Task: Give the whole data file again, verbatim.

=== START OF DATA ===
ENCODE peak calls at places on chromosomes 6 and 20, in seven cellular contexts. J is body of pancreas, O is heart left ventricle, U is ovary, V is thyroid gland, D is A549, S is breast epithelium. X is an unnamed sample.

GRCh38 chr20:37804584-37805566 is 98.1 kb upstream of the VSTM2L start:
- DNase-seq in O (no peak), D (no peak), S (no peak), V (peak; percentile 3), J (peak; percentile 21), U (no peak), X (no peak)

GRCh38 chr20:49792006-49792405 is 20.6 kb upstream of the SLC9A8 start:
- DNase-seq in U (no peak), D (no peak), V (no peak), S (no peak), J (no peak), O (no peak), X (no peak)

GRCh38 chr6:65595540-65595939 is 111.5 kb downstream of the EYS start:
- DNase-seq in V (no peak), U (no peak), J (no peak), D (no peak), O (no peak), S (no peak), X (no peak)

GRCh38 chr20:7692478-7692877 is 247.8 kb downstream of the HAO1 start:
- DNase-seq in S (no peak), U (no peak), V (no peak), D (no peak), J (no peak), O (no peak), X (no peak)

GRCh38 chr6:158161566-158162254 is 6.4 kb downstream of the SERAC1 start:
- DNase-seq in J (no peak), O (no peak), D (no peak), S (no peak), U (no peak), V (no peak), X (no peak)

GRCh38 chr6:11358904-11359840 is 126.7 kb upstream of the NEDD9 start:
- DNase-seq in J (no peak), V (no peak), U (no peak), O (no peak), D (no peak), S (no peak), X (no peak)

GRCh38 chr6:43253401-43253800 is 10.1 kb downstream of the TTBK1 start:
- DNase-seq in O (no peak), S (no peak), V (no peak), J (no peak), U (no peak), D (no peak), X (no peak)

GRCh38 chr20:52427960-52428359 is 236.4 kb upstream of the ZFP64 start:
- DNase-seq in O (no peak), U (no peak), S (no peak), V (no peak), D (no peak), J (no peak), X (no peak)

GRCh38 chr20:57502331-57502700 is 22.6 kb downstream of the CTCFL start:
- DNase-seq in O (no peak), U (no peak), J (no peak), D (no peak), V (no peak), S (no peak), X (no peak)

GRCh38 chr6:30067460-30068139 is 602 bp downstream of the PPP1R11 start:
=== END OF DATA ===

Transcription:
ENCODE peak calls at places on chromosomes 6 and 20, in seven cellular contexts. J is body of pancreas, O is heart left ventricle, U is ovary, V is thyroid gland, D is A549, S is breast epithelium. X is an unnamed sample.

GRCh38 chr20:37804584-37805566 is 98.1 kb upstream of the VSTM2L start:
- DNase-seq in O (no peak), D (no peak), S (no peak), V (peak; percentile 3), J (peak; percentile 21), U (no peak), X (no peak)

GRCh38 chr20:49792006-49792405 is 20.6 kb upstream of the SLC9A8 start:
- DNase-seq in U (no peak), D (no peak), V (no peak), S (no peak), J (no peak), O (no peak), X (no peak)

GRCh38 chr6:65595540-65595939 is 111.5 kb downstream of the EYS start:
- DNase-seq in V (no peak), U (no peak), J (no peak), D (no peak), O (no peak), S (no peak), X (no peak)

GRCh38 chr20:7692478-7692877 is 247.8 kb downstream of the HAO1 start:
- DNase-seq in S (no peak), U (no peak), V (no peak), D (no peak), J (no peak), O (no peak), X (no peak)

GRCh38 chr6:158161566-158162254 is 6.4 kb downstream of the SERAC1 start:
- DNase-seq in J (no peak), O (no peak), D (no peak), S (no peak), U (no peak), V (no peak), X (no peak)

GRCh38 chr6:11358904-11359840 is 126.7 kb upstream of the NEDD9 start:
- DNase-seq in J (no peak), V (no peak), U (no peak), O (no peak), D (no peak), S (no peak), X (no peak)

GRCh38 chr6:43253401-43253800 is 10.1 kb downstream of the TTBK1 start:
- DNase-seq in O (no peak), S (no peak), V (no peak), J (no peak), U (no peak), D (no peak), X (no peak)

GRCh38 chr20:52427960-52428359 is 236.4 kb upstream of the ZFP64 start:
- DNase-seq in O (no peak), U (no peak), S (no peak), V (no peak), D (no peak), J (no peak), X (no peak)

GRCh38 chr20:57502331-57502700 is 22.6 kb downstream of the CTCFL start:
- DNase-seq in O (no peak), U (no peak), J (no peak), D (no peak), V (no peak), S (no peak), X (no peak)

GRCh38 chr6:30067460-30068139 is 602 bp downstream of the PPP1R11 start: